Wednesday, June 8, 2011

Are We Leading By Example?

The aged women likewise, that they be in behaviour as becometh holiness, not false accusers, not given to much wine, teachers of good things; That they may teach the young women to be sober, to love their husbands, to love their children, To be discreet, chaste, keepers at home, good, obedient to their own husbands, that the word of God be not blasphemed. Titus 2:3-5 (KJV)

Now that I'm middle age, I feel I can speak my mind on this matter. My heart is heavy over young families that are over burdened in church ministries. In chapter 2 of Titus there is an order of the congregation.  The older men are to teach the younger men, and the older women to do the same with the young women. Much of being "teacher's of good things" to a younger person is living by example. Young families need older women and men desperately in a time where families are struggling.

I remember when I was a little girl going to church with my grandparents. The place was buzzing of older men and women holding babies in the nursery, helping in the office, doing logistics, supervising Sunday schools, initiating evangelistic outreaches, helping the homeless, etc. My grandfather spent his last year of his life in South America helping build a church. Back in the day not too long ago, there was a respect for these older people who were giving themselves to young families, local congregations, communities and even the world. We come to our day, and why don't I see this anymore?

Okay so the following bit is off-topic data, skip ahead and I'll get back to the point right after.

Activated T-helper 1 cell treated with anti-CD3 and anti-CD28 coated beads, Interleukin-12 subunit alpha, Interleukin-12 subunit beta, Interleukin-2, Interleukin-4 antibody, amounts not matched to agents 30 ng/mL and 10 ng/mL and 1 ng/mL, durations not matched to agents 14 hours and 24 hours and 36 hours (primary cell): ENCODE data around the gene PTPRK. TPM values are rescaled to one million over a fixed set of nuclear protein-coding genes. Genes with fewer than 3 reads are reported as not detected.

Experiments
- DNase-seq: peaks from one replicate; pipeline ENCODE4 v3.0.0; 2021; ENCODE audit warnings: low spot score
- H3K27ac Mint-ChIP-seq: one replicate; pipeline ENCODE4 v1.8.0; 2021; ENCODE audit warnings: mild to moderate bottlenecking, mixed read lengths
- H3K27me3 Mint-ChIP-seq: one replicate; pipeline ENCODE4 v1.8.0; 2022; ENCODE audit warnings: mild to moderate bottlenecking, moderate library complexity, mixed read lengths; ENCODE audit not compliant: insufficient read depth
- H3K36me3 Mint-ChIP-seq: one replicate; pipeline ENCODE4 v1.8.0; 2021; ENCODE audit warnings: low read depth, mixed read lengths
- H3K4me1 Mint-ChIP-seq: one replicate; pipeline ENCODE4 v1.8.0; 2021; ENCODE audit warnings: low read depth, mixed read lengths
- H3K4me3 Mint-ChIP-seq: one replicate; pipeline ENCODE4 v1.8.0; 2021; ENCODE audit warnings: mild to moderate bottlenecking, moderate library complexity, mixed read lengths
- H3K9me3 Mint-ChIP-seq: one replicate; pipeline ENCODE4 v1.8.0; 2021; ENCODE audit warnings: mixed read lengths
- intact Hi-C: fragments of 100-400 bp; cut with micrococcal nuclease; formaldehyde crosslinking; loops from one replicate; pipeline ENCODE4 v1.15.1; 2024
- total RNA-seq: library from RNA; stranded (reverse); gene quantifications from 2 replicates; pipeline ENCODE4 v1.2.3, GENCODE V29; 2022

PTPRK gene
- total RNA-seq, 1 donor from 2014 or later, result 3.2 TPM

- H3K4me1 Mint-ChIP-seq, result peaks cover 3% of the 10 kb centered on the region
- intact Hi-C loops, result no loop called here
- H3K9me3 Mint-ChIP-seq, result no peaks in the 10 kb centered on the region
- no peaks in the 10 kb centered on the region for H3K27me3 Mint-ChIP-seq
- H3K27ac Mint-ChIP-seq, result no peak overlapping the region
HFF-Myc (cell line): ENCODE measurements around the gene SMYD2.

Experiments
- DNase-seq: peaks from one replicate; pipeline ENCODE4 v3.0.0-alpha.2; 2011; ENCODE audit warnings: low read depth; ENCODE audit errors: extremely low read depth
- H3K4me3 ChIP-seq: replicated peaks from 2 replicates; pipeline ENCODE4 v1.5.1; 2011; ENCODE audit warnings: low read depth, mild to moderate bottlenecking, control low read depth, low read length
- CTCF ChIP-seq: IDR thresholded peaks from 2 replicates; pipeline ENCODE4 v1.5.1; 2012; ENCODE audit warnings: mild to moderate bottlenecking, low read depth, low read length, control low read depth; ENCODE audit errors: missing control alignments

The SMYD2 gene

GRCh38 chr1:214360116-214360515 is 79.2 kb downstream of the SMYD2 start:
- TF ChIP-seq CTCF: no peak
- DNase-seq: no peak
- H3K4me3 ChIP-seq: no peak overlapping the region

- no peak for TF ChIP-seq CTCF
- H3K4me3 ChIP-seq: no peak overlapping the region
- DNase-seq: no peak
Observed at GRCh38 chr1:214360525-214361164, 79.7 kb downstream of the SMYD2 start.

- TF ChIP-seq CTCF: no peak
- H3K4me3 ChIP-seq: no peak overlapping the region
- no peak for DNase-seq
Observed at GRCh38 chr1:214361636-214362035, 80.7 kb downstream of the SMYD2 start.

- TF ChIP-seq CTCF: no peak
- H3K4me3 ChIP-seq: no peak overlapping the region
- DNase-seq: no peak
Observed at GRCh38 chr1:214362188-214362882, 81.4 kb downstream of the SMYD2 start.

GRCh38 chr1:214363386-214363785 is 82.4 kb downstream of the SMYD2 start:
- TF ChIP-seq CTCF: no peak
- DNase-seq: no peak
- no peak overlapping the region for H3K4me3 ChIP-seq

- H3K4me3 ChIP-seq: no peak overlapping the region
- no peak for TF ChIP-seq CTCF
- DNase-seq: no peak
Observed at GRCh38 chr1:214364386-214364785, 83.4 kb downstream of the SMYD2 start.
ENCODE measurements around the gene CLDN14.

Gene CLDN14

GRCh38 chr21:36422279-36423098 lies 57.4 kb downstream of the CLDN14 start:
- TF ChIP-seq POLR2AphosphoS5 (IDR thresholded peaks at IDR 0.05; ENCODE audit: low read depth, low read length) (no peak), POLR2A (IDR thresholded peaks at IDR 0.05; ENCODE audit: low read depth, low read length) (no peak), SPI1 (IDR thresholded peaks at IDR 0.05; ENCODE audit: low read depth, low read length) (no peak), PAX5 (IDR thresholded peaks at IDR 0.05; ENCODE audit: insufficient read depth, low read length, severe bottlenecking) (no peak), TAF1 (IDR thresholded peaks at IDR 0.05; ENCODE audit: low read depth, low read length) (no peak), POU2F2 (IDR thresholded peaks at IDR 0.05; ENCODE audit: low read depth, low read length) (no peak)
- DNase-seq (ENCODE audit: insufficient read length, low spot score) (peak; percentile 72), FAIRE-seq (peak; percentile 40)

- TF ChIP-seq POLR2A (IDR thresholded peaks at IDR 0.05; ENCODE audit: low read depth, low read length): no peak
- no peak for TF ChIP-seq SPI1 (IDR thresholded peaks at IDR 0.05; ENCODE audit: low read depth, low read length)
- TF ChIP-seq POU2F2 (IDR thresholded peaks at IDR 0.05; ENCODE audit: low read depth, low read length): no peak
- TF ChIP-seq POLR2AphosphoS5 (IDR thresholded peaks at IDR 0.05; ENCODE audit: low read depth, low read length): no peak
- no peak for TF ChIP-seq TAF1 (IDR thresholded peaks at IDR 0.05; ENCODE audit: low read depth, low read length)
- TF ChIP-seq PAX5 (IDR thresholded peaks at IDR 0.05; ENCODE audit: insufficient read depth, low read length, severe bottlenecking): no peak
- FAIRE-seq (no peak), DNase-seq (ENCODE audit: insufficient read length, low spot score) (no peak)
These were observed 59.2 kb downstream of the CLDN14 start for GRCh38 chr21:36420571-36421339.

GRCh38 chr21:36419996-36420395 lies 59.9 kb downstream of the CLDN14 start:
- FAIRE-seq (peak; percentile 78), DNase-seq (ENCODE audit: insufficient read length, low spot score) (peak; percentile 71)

Today much of the ministries in churches are led by young families, especially children's ministries. If they didn't do it, the ministries may not exist. New families especially are being neglected of mentoring and practical help from the older generation like never before. Newly married couples with families need to be in meetings on Sunday in order to be refreshed, learning, gaining strength and encouragement from God's word. They need that time to be taught with their own spouses and children so they can grow for the next generation. I can only offer my own opinion in hopes to make an older person to think and evaluate.

We live in an entitlement age. We are told by our culture we are owed something, and this is constantly drilled into our minds daily on TV, commercials, even "Christian" books, media and music. The Sinatra mantra of doing things "my" way duped millions to believe the unbiblical mindset of retirement. The lie of finally getting to rest and enjoy the rest of our lives promises fulfillment. The children are grown and moved away, and we finally get to enjoy the fruit of our labor. We've worked hard and now it's my time to enjoy! Ok, here is the kicker; where is that in scripture? The last I heard, the church is not supposed to be a retirement club.

Not only have young families suffered from this fall out, but the baby boomer generation also is hurting themselves. Many senior saints suffer from isolation, depression, loneliness, to mention a few maladies. There are many reasonably healthy retirees waiting by the phone for their grown children to call as they watch TV.  If they would only get out of their comfort zone and give a small portion of their time, it would help the church tremendously. Many people who were strugging with an empty nest say that volunteering outside of their home has been a life saver. There is no better living than giving ourselves to the Lord's service.